I’ve spent a lot of my spare lab time messing around with a robot wheel mechanical concept, and an electronic design that controls a pair of DC motors and 4 RC servos. Here’s an update.
The ongoing design effort to create a dual DC motor controller that can also read radio control servo pulses and output those same pulses has progressed over the last few months. The design idea started when I created an Arduino clone that incorporated 2 motor controller ICs. I had hoped to use the Arduino to read and write servo signals as well as provide PWM signals to drive the motors. Unfortunately, the many macros created for the Arduino that handle things like PWM and pulse generation don’t work well together. In order to maintain the Arduino functionality, I decided to move the motor control and servo overhead to a PIC microcontroller.
At this stage of the design I have the PIC code written and about 90% tested. I’m ready to move the design off of the breadboard, and onto a custom PCB (shown next to the PIC). When that’s done we’ll sell the controller as an open source design and provide the source code (written in C). The same design will also be added to an Arduino clone, whose PCB I’ve already completed. The image below shows the breadboard I’ve been using to wire up and test the dual motor and servo controller (DMSC). I’m also using our BM010 USB to serial converter (red LED board) to interface a Visual Studio 2010 program to the PIC. This allows me to test the serial and control interface.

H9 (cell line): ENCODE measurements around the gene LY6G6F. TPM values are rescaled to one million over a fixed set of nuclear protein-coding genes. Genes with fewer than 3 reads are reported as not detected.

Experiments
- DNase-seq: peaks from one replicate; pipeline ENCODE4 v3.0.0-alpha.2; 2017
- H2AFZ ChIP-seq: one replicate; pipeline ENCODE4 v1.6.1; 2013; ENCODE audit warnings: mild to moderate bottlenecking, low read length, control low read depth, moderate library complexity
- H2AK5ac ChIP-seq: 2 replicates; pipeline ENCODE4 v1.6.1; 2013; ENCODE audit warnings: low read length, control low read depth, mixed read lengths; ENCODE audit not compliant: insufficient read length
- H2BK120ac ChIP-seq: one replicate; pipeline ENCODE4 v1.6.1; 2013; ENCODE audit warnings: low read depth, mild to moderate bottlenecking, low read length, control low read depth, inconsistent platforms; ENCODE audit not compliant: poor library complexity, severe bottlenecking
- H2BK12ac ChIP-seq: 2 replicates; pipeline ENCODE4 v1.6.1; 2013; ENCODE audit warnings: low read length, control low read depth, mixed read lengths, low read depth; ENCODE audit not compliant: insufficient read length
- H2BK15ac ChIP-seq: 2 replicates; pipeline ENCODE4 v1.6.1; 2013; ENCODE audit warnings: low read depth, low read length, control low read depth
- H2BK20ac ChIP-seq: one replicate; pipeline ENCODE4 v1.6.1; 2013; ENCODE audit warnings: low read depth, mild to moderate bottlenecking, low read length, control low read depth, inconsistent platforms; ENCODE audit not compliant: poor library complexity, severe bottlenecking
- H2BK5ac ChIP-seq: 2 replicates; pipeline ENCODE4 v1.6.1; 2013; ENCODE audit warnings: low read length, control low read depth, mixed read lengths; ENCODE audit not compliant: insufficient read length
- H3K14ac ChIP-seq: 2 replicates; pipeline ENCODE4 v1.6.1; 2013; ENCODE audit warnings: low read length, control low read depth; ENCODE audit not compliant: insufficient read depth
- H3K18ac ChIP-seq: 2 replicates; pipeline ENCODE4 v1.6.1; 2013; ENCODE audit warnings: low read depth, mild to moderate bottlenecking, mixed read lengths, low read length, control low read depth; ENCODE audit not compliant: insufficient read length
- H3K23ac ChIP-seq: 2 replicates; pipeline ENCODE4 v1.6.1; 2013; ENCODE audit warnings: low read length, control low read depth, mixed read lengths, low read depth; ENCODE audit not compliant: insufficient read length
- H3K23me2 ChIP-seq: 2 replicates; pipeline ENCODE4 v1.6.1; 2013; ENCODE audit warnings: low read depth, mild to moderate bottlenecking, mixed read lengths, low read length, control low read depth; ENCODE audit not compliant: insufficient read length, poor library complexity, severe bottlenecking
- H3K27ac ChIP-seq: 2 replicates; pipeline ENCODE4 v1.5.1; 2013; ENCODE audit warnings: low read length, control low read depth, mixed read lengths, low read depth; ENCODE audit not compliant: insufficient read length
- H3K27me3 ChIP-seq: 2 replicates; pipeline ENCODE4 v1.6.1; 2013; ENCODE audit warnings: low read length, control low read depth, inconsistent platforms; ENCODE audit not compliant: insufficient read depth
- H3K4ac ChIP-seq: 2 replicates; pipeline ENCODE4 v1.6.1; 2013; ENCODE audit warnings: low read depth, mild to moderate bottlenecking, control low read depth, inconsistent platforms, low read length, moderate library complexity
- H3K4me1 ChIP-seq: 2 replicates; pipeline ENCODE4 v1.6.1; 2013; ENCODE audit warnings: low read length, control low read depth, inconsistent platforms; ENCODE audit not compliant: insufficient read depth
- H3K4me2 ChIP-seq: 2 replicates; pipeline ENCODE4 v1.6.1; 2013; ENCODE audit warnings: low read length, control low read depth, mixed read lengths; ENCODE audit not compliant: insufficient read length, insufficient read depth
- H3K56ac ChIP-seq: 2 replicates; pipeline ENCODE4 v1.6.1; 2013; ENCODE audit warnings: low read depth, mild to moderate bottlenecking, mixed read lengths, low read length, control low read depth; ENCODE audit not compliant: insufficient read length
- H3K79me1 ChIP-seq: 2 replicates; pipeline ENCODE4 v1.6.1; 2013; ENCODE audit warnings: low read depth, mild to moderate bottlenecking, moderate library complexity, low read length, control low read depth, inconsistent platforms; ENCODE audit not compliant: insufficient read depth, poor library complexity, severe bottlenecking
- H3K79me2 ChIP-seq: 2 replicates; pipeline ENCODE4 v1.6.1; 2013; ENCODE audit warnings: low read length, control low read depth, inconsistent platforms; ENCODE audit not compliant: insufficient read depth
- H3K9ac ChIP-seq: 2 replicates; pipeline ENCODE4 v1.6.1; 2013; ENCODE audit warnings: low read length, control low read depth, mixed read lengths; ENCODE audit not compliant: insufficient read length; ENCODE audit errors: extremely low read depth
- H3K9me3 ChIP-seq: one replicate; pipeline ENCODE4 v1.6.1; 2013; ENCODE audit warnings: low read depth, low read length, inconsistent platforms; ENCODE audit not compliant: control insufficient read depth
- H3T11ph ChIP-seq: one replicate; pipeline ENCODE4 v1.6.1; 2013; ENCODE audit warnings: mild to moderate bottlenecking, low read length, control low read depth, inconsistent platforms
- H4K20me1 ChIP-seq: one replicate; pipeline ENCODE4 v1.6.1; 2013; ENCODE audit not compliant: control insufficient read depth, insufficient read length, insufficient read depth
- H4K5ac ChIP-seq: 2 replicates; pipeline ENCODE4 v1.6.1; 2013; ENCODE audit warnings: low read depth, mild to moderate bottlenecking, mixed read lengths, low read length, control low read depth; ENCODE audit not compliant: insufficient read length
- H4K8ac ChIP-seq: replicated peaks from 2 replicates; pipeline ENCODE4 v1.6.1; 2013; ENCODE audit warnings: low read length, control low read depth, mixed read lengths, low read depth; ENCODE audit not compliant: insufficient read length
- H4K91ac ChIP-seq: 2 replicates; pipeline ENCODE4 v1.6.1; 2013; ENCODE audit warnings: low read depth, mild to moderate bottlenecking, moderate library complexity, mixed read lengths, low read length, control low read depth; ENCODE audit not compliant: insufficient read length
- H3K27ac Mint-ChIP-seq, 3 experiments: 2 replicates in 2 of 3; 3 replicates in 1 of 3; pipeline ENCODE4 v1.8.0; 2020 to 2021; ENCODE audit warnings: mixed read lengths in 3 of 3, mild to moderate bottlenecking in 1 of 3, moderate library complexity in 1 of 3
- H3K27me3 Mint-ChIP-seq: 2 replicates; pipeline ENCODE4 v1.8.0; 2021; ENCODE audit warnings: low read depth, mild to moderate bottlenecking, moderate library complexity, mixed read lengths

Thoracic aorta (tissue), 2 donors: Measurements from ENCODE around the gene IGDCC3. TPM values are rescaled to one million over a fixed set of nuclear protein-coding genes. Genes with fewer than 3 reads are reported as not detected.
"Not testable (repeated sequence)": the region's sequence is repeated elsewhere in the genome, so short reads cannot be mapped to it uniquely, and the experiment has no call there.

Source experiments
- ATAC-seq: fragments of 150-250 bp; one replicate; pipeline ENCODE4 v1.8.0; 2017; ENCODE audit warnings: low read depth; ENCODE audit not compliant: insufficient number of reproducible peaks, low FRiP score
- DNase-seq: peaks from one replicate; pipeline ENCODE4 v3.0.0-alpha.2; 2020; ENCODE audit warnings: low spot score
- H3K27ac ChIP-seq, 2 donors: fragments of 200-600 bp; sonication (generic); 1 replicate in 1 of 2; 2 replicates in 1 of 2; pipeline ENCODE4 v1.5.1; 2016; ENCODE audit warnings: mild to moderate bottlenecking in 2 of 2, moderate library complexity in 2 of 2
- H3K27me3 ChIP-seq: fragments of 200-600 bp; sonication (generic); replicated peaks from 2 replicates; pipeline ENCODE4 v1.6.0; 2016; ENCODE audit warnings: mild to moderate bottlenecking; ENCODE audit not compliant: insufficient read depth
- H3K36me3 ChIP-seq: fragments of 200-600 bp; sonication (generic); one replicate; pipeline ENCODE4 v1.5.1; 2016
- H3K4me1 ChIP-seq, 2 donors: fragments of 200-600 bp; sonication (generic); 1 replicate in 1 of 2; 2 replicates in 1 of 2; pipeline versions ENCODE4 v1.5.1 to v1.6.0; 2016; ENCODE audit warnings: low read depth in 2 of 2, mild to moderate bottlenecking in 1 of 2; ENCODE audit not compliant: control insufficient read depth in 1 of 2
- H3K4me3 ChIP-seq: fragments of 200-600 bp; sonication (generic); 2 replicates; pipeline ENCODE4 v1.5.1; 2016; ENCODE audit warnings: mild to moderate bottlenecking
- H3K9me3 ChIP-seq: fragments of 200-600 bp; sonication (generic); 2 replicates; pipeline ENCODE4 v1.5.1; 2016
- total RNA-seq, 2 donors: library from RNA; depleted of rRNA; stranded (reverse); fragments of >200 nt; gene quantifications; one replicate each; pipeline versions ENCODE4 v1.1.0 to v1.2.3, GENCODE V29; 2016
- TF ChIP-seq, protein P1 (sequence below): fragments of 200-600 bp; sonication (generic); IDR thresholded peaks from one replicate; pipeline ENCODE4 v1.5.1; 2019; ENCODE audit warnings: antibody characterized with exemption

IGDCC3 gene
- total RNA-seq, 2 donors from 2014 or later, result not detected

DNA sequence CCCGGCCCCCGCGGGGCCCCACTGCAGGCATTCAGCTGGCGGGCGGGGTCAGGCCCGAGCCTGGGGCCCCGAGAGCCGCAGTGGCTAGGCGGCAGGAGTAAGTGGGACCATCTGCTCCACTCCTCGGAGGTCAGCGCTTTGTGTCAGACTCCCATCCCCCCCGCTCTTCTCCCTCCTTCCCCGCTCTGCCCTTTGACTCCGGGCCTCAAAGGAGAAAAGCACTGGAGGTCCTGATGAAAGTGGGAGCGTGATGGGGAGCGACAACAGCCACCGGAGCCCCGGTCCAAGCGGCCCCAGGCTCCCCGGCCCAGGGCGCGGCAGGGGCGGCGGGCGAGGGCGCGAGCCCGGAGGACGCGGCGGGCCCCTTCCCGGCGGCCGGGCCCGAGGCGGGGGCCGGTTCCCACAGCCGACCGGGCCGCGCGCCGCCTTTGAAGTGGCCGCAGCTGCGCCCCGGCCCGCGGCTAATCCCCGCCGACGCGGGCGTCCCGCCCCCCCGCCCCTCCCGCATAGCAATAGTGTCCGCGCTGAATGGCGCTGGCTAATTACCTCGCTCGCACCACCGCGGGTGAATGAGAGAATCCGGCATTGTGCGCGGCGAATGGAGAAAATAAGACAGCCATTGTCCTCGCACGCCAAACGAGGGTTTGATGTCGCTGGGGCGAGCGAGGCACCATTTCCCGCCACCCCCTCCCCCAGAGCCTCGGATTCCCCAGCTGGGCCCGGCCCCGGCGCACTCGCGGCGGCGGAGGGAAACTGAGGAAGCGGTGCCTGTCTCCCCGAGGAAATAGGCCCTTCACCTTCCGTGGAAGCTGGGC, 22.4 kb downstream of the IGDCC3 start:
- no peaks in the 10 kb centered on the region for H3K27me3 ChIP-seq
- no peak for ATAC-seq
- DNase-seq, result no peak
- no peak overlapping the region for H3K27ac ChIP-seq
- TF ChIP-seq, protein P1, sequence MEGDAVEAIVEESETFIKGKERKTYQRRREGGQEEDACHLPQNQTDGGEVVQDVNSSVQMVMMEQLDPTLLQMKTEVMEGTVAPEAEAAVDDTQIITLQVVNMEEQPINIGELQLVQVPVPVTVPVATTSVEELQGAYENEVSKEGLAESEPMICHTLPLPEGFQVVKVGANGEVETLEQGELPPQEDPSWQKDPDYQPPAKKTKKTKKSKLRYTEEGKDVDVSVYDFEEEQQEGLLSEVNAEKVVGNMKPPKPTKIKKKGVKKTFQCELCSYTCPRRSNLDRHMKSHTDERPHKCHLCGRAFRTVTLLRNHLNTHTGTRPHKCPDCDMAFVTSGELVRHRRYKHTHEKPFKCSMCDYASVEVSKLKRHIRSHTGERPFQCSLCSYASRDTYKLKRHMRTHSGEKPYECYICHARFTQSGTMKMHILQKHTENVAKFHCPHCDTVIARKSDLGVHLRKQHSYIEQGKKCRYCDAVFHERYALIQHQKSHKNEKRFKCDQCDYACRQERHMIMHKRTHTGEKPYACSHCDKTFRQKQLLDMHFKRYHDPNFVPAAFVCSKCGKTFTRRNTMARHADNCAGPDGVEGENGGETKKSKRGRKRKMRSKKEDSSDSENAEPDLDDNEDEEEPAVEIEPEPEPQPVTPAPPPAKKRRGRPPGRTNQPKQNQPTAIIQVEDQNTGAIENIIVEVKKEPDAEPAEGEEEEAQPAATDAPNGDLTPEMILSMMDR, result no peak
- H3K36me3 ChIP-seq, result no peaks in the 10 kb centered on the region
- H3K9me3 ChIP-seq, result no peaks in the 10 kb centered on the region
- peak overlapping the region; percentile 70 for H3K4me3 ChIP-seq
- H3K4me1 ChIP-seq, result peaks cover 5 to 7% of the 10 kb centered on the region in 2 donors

In the video I’m using the Visual Studio software to send servo position commands to the breadboard PIC. Right now its slow because I type in each position. I’ll add some slide bars or other controls to make it a little more smooth.
In addition to this electronic design I’ve been creating a mechanical wheel design. That effort has progressed some brass prototypes to an acrylic design I created in SketchUp. The mechanical concept allows the robot to change stance. This week I received in an order from Ponoko that includes the wheel arm parts and the servo holder parts. At the end of the video above you can see a single “wheel-arm” under control of our new electronic design.
I’m not sure when I’ll have time to put it all together. When I do I’m sure there will be some hurdles to get past. But it’s definitely been a fun design effort, and I think I can see light at the end of the tunnel.